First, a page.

In 2014, infrastructure components such as Hadoop, Berkeley Data Stack and other commercial tools have stabilized and are thriving. The challenges have moved higher up the stack from data collection and storage to data analysis and its presentation to users. The focus for this year’s conference on analytics – the infrastructure that powers analytics and how analytics is done.
Talks will cover various forms of analytics including real-time and opportunity analytics, and technologies and models used for analyzing data.
Proposals will be reviewed using 5 criteria:
Domain diversity – proposals will be selected from different domains – medical, insurance, banking, online transactions, retail. If there is more than one proposal from a domain, the one which meets the editorial criteria will be chosen.
Novelty – what has been done beyond the obvious.
Insights – what insights does the proposal share with the audience that they did not know earlier.
Practical versus theoretical – we are looking for applied knowledge. If the proposal covers material that can be looked up online, it will not be considered.
Conceptual versus tools-centric – tell us why, not how. Tell the audience what was the philosophy underlying your use of an application, not how an application was used.
Presentation skills – proposer’s presentation skills will be reviewed carefully and assistance provided to ensure that the material is communicated in the most precise and effective manner to the audience.
For queries about proposals / submissions, write to email@example.com
Data Collection and Transport – for e.g, Opendatatoolkit, Scribe, Kafka, RabbitMQ, etc.
Data Storage, Caching and Management – Distributed storage (such as Gluster, HDFS) or hardware-specific (such as SSD or memory) or databases (Postgresql, MySQL, Infobright) or caching/storage (Memcache, Cassandra, Redis, etc).
Data Processing, Querying and Analysis – Oozie, Azkaban, scikit-learn, Mahout, Impala, Hive, Tez, etc.
Big data and security
Big data and internet of things
Data Usage and BI (Business Intelligence) in different sectors.
Please note: the technology stacks mentioned above indicate latest technologies that will be of interest to the community. Talks should not be on the technologies per se, but how these have been used and implemented in various sectors, enterprises and contexts.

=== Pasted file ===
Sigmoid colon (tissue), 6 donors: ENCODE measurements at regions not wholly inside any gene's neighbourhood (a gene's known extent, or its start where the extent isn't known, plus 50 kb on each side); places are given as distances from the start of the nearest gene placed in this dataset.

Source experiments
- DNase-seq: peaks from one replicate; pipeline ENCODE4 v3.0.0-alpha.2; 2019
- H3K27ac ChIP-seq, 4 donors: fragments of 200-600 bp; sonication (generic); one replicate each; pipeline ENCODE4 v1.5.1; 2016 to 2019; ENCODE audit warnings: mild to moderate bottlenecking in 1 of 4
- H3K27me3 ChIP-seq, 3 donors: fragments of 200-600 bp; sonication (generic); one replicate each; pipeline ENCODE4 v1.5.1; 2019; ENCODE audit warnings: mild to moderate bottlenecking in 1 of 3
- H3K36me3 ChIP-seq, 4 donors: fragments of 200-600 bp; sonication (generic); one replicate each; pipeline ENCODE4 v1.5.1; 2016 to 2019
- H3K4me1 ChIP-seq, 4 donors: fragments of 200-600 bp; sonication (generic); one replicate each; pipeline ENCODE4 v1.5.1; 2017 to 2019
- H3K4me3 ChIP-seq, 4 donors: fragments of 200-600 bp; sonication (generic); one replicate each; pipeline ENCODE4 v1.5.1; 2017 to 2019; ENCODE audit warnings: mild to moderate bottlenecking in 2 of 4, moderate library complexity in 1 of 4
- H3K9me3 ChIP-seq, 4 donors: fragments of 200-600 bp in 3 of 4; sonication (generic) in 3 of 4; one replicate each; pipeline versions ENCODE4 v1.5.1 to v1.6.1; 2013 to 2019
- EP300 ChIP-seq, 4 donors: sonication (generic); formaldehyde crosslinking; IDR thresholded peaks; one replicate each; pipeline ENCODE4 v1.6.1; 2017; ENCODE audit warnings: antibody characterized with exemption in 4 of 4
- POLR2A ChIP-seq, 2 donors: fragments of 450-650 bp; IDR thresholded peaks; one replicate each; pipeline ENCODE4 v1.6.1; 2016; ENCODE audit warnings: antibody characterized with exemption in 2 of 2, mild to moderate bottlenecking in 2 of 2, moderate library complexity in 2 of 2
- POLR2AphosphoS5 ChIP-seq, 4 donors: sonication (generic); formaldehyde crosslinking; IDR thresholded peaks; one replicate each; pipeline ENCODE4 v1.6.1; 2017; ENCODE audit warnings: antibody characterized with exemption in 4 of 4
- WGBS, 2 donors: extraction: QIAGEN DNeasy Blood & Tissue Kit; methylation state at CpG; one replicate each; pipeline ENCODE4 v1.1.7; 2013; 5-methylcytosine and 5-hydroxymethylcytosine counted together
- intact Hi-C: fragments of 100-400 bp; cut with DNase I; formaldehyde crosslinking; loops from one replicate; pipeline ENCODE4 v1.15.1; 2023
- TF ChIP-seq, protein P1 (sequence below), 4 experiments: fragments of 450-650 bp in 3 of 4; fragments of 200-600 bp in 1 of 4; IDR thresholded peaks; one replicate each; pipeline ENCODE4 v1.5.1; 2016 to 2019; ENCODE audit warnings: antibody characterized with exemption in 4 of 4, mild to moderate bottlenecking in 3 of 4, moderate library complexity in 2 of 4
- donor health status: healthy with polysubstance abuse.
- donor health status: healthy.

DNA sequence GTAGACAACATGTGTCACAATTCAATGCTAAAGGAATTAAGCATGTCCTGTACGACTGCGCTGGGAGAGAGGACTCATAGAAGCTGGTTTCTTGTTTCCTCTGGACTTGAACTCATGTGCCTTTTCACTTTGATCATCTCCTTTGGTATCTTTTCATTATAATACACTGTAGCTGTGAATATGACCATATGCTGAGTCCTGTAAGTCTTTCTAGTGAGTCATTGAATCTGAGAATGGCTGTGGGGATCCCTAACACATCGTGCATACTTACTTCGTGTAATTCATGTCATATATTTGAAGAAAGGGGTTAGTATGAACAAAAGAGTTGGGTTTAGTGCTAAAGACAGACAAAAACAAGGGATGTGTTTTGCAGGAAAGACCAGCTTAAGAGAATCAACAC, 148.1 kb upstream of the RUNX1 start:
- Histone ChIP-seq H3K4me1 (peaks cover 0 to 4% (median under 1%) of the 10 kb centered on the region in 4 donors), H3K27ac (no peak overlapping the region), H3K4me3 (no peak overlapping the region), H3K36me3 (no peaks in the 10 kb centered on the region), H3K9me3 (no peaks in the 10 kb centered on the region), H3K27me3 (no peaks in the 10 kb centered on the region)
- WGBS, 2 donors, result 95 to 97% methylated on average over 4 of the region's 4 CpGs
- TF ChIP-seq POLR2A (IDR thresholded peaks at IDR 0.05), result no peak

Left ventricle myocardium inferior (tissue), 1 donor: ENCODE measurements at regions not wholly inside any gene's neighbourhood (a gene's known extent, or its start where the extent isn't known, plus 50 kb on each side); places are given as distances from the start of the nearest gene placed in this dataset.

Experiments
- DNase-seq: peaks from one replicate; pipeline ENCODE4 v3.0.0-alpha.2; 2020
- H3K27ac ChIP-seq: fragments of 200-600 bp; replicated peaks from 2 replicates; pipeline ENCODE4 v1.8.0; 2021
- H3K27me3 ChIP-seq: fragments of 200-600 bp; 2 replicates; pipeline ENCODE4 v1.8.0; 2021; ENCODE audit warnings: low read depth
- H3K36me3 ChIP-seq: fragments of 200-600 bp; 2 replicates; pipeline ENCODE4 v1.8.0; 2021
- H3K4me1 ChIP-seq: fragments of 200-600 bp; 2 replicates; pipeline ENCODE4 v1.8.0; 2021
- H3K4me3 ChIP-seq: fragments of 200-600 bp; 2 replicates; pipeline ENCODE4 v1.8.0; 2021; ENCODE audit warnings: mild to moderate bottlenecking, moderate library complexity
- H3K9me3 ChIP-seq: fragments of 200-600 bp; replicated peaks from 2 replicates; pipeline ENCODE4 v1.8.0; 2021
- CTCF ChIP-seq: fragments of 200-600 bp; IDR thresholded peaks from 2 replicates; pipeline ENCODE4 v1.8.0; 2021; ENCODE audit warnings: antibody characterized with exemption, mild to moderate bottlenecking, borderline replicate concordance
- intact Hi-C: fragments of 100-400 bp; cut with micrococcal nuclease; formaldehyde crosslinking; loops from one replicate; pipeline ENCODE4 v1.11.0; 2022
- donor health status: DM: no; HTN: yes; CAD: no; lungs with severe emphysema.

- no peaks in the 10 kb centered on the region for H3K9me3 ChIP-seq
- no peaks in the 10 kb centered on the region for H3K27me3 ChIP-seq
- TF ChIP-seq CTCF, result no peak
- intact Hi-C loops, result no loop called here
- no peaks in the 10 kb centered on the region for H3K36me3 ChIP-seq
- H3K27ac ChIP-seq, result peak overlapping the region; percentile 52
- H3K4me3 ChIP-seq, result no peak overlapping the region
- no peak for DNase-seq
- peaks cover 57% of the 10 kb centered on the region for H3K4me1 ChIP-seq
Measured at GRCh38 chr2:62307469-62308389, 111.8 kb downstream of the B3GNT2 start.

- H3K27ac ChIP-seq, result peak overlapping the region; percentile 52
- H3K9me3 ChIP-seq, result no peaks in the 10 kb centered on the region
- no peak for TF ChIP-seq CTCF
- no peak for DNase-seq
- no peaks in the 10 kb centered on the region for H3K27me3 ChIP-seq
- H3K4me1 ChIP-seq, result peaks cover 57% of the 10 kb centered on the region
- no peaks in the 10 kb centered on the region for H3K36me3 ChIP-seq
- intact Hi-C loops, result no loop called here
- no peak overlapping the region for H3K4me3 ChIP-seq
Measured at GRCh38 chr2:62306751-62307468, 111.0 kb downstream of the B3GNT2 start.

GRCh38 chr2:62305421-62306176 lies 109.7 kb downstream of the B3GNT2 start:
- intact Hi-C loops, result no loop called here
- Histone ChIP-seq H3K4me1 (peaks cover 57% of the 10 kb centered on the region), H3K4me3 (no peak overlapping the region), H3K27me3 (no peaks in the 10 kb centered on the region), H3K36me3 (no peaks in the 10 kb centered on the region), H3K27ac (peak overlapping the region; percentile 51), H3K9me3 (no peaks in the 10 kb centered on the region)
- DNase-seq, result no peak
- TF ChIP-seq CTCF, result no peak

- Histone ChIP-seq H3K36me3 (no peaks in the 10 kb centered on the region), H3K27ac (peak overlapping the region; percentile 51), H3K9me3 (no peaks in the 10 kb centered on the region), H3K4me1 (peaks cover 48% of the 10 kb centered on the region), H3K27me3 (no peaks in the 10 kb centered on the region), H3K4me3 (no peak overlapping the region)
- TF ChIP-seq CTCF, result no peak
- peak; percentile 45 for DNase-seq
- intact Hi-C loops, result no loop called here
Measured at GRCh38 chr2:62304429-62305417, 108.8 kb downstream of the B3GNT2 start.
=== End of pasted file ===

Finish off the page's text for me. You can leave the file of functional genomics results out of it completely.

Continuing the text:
Machine Learning using R : Crash course in Classification Methods
The aim is to provide the attendees with an overview (implementation-wise) of some of the major classification methods using R. The focus of the workshop will be on breadth rather than depth. A lot of methods will be introduced, but their mathematical properties won’t be discussed in detail.
As a caveat, most of the real-life problems cannot be solved efficiently without further detailed understanding of these algorithms. But this workshop should give a quick and dirty start to solving the problems.
Target Audience: Beginner/Intermediate
The following topics would be covered. The format would be a bit of theory and then implementation using R
Introduction to Machine learning
- Types of Learning (Supervised/Unsupervised/Reinforced)
- Introduction to Generalization
- Train/Test/Validation Datasets
- Bias – Variance tradeoff
- Grid Search
- Hyperparameter Optimization
- Feature Selection/Transformation
a. Greedy feature selection (forward, backward, stepwise)
b. Non-linear transformations, Kernels
Classification Techniques covered:
- Linear Regression
- Logistic Regression
- LASSO, Ridge and Elastic net regression
- Discriminant Analysis
- Decision Trees, CART, CHAID
- Support Vector Machines
- Naïve Bayes
- Ensemble Methods
c. Random Forest
d. Regularized Random Forest
e. Gradient Boosting Machines
Unsupervised learning techniques covered:
- Dimensionality Reduction: Principal Component Analysis
- K-Means clustering
Illustrating common pitfalls
- Data snooping
- Occam’s Razor
Big Data Analytics (*need AWS credit for implementation. And time permitting)
- Introduction to Big Data and Hadoop
- R and Big Data
b. Linear Model
c. Random Forest
- The attendee should have an aptitude for solving data mining/machine learning problems.
- Preferred if attendees read a bit about R before coming (please see links below)
Any modern laptop configuration would work. It is good to have atleast 4+ GB of RAM with a dual core/quad core machine.
- Install latest R version from CRAN website : http://cran.r-project.org/
- Install R Studio : https://www.rstudio.com/
- For Hadoop, need AWS credit.
Dataset and required R packages
Please download data from the following location:
Please install the following R packages:
(To do: open R Studio, and enter install.packages(“package_name”))
Update* (22 July):
Additional packages (please install, if possible)
Data Analytics professional at Cisco Systems India Pvt Ltd.
- Code used for the workshop: https://dl.dropboxusercontent.com/u/72650512/5el Workshop.R
- Presentation used for the workshop: https://dl.dropboxusercontent.com/u/72650512/workshop_presentation.pdf
- Also available at: https://github.com/rouseguy/workshop
- Andrew Ng’s Coursera course: https://class.coursera.org/ml-005/
- Yaser’s Caltech course : http://work.caltech.edu/telecourse.html
- Hastie’s Introduction to Statistical Learning with R: http://www-bcf.usc.edu/~gareth/ISL/
- R programming: https://class.coursera.org/rprog-004
- Intro to R Book: http://cran.r-project.org/doc/manuals/R-intro.pdf